Monday, May 25, 2009

Meadows Gone to Hay

Monday, May 25, 2009
3 comments
Male bobolink.

Lucky for our grassland-nesting birds, it's been a wet spring. So I suspect (or hope) that the meadowlarks and field sparrows, and grasshopper and Henslow's sparrows, and bobolinks have gotten their first broods off successfully.

Hay fields are a unique habitat type. When the hay is cut in early May, the grassland birds have no chance. Many nest are destroyed and some brooding females killed when the fields are cut. But without regular cutting (which probably accomplishes the same thing the grazing bison herds did until they were wiped out about 250 years ago) the fields turn to brush, then woods, over time. So the same grassland-nesting birds that may perish from the cutting also benefit from it.
Raking the hay into rows.

Four days of dry weather in the forecast means it's time to cut hay here in southeastern Ohio. So knee-high lush grass is reduced to cuttings and left over night. The next afternoon, if the air is dry, the hay gets raked into rows. Another day or so and the rows get baled. Around here lots of farmers use the large round bales. Some hay-makers leave the rolls wherever they drop off the baler. Others move the giant round rolls around and into neat straight-line groupings.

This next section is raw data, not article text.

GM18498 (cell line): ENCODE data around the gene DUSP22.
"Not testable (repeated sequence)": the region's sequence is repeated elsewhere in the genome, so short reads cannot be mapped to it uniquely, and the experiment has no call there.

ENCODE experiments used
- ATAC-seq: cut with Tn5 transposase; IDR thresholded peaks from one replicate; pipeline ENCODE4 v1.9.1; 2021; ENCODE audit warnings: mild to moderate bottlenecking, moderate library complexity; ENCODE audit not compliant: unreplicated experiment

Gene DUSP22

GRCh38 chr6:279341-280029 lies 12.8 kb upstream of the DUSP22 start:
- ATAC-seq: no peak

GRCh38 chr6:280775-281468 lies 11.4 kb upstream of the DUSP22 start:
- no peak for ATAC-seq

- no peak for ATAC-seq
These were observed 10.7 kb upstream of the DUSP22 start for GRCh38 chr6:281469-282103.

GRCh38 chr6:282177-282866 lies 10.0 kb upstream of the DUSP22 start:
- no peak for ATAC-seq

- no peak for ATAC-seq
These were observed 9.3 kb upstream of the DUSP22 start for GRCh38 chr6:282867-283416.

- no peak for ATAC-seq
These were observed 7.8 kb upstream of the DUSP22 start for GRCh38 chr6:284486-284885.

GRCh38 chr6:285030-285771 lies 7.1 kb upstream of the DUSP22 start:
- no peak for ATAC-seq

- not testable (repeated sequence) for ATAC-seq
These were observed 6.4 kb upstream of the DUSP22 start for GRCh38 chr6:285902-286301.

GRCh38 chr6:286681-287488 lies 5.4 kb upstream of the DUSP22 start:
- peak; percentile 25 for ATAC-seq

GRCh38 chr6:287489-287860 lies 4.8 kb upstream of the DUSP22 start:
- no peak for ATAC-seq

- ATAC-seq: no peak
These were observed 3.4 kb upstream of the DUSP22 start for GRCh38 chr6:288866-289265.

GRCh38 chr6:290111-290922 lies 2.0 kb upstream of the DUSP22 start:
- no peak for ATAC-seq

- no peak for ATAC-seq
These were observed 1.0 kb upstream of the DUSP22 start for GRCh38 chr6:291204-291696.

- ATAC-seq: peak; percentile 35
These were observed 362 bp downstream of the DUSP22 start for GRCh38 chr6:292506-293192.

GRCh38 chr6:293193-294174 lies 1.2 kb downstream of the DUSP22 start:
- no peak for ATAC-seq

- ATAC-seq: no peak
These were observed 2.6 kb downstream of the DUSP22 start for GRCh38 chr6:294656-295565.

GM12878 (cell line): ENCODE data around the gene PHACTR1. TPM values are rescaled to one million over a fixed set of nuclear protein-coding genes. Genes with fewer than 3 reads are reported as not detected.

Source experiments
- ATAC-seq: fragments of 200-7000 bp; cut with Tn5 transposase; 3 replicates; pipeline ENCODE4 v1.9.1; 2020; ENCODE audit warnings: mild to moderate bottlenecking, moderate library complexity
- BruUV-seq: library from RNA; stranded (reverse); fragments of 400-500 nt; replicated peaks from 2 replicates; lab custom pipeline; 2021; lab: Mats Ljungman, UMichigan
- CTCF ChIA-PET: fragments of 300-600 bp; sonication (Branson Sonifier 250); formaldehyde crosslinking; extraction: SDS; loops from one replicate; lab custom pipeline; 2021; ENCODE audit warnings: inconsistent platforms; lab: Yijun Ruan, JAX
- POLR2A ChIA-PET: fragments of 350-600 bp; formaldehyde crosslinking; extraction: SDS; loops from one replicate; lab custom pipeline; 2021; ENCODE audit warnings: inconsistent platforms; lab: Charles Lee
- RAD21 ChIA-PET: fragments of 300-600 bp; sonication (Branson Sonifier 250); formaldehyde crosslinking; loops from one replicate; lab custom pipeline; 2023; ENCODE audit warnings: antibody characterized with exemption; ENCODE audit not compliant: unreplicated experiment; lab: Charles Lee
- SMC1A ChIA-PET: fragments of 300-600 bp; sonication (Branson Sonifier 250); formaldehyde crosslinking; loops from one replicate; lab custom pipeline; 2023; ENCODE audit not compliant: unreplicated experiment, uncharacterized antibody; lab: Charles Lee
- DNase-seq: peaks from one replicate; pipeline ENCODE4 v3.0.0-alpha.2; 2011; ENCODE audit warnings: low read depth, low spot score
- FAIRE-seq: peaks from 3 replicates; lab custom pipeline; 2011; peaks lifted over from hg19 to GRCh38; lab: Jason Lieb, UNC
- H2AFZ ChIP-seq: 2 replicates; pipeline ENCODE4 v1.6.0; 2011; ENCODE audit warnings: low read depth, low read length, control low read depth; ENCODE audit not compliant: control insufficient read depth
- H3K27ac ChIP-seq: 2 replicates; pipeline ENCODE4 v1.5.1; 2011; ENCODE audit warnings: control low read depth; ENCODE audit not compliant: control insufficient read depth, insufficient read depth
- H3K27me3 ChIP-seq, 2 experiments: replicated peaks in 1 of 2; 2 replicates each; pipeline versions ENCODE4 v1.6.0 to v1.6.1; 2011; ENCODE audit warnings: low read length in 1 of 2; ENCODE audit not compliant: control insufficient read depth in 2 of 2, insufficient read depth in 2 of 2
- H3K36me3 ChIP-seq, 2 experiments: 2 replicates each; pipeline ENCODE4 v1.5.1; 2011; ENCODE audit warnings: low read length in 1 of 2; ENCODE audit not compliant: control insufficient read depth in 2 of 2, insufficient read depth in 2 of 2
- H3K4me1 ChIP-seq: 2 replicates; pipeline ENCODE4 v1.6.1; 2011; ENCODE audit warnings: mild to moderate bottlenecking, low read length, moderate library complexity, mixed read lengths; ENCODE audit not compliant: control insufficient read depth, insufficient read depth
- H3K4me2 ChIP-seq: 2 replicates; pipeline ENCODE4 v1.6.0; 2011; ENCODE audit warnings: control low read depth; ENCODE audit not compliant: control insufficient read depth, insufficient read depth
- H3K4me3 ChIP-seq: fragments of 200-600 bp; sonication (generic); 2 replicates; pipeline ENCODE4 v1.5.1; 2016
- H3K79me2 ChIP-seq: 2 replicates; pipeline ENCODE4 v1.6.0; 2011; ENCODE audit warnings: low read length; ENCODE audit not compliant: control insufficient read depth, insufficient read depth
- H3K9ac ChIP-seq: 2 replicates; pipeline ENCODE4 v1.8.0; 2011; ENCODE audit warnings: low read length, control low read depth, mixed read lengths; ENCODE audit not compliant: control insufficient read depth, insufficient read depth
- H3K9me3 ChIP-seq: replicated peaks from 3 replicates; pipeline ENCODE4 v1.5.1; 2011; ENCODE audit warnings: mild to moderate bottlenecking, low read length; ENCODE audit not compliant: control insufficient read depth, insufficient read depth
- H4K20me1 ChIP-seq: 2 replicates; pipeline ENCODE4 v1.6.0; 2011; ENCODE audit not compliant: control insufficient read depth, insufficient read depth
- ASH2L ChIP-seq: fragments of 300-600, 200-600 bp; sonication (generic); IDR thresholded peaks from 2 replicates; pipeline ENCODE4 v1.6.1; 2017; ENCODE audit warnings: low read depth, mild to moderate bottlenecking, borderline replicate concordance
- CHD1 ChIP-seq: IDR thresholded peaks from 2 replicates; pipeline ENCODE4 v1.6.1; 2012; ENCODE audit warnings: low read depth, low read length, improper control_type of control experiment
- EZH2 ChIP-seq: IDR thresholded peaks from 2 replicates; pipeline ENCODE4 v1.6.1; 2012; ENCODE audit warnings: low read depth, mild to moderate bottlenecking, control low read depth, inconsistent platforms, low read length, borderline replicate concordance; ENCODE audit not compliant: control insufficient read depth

Raked hay waiting to be baled.

I love the smell of new-mown hay and I like seeing the bales lying around the cut fields. But I'm always glad when the spring is wet and cold and the hay cutting has to wait until the end of May to give the nesting birds a fair chance.

3 comments:

On May 26, 2009 at 9:02 AM Wren said...

Having just seen my first boblink at New River, they are very important birds to me right now. I hate the thought of them being hurt during mowing, even as I recognize, as you do, that it's necessary both for farmer and for field.

Life is seldom simple and uncomplicated.

On May 26, 2009 at 11:52 AM Rosalind Renfrew said...

Actually, the birds need haying to be delayed until at least the 4th of July. Or, they may be able to tolerate an early cut (before Memorial Day), as long as there's a 65-day wait before the next cut so the birds have time to fledge young. This is especially important for Bobolinks.

On May 27, 2009 at 1:02 AM Cindy Lenker said...

Cool Bobolink picture! I love it.


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